My thinking derives in part from the circumstances of my department. We distinguish between creative writing, literary and cultural studies, composition and rhetoric, professional writing, folklore, and linguistics at the graduate level. At the undergraduate level we add moving image arts, which includes film studies and film production. Those areas each have their own concentration and faculty who support them. But our research methods course is required regardless of concentration. My charge, at least potentially, is to teach professional praxis to a group of students who hope to pursue very different professions, from academia to social media management to writing instruction. Obviously, these students do not need the same sorts of professionalization. And I’m less convinced than ever that apprenticing as literary scholars will garner them any professional payoff.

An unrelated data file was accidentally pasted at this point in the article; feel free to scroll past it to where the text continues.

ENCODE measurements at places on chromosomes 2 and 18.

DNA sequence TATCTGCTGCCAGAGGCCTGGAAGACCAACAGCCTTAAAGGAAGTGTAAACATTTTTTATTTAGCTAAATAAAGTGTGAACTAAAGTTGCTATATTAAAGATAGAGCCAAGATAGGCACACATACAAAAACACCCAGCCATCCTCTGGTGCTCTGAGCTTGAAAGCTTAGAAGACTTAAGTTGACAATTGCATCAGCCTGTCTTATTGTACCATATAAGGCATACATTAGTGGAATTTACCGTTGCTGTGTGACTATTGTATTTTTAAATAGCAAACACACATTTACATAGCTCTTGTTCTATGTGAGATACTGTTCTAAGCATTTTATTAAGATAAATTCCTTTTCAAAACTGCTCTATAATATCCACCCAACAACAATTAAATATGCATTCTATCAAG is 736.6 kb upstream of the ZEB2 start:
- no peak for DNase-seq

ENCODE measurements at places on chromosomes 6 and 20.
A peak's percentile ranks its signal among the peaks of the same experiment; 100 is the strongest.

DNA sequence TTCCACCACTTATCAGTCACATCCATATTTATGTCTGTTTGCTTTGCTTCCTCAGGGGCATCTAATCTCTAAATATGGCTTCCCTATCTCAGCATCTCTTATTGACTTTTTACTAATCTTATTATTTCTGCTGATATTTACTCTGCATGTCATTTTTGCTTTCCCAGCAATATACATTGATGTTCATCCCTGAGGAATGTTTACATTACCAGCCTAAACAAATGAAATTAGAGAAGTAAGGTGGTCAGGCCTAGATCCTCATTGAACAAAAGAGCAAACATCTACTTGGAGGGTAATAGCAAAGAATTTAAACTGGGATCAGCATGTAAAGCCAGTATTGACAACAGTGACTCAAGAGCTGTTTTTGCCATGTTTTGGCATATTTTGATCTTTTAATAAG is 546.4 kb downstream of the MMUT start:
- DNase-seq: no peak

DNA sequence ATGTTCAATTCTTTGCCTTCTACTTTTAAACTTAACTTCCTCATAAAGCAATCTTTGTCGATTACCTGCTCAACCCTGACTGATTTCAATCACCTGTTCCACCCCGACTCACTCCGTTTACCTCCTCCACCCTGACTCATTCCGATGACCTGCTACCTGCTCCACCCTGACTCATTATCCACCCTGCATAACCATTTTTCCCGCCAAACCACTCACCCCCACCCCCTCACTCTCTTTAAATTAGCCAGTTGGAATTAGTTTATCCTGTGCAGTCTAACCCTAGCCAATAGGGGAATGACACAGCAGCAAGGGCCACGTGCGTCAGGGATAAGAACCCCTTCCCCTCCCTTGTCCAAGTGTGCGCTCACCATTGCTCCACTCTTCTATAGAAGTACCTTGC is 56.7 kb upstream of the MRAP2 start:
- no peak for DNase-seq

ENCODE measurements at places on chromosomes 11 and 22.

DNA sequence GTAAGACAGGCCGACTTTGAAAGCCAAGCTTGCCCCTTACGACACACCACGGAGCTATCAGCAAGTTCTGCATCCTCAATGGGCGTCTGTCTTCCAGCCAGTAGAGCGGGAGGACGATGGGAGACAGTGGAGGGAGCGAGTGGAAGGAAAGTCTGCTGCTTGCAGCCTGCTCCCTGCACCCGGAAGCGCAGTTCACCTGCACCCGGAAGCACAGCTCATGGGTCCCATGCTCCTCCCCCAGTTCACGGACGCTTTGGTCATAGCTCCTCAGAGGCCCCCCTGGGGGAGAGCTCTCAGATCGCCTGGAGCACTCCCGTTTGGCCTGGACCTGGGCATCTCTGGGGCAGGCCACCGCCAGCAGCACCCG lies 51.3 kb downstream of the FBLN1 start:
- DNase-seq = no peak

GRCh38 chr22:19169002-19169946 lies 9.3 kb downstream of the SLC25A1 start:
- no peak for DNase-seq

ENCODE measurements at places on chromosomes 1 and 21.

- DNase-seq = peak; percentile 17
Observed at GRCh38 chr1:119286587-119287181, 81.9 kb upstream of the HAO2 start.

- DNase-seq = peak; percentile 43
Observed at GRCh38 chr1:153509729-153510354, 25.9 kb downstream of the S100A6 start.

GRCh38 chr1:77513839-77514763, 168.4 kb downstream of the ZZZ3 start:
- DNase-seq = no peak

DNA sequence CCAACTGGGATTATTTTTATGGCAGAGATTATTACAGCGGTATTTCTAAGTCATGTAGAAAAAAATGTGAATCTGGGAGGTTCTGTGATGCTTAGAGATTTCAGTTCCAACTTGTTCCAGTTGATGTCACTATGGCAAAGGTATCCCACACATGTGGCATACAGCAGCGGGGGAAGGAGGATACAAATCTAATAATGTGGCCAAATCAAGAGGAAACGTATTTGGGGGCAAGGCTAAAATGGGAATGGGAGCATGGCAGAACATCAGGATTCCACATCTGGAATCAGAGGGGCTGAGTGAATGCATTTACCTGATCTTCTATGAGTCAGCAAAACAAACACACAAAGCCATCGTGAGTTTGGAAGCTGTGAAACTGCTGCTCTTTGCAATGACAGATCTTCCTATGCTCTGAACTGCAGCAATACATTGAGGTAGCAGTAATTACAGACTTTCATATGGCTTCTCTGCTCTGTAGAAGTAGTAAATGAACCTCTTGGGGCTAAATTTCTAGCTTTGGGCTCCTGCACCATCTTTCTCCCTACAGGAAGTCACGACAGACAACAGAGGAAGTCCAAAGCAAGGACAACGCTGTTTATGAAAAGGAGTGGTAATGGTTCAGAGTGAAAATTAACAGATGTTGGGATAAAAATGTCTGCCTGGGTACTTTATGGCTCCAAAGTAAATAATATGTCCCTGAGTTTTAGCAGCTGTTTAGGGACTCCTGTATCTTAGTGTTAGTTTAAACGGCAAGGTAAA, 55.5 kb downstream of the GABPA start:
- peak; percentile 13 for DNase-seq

To move beyond the methods course as a guide to producing seminar papers, I started to think of it as a collaborative project, with a collaborative project as its main outcome. I ended up organizing my second iteration of the course around a digital, public-facing exhibit. More on that in my next post. For now, I’m wondering how I’ll design a third iteration of the course for next fall. I’m returning to some of the lessons I learned teaching undergraduate courses organized around digital projects and thinking about what those might look like at the graduate level. And that process of reflection has reminded me there’s a strong record of interesting projects to draw on, going back nearly a decade now. Lauren Klein and Jentry Sayers worked with students to create the Fanzines Archive. Margaret Konkol built an online exhibit of the John Ringling Rare Book Collection with student researchers in an interterm session. Partly inspired by their efforts, I’ve tried similar assignments to build Omeka exhibits, including one on data visualization and one based on study abroad experience. And I know there are many more examples out there that have grown from the conviction that we not need have a Stanford Literary Lab at our disposal to make digital humanities methods productive for undergraduate researchers. (See Caitlin Christian-Lamb and Anelise Hanson Shrout for more on that issue.)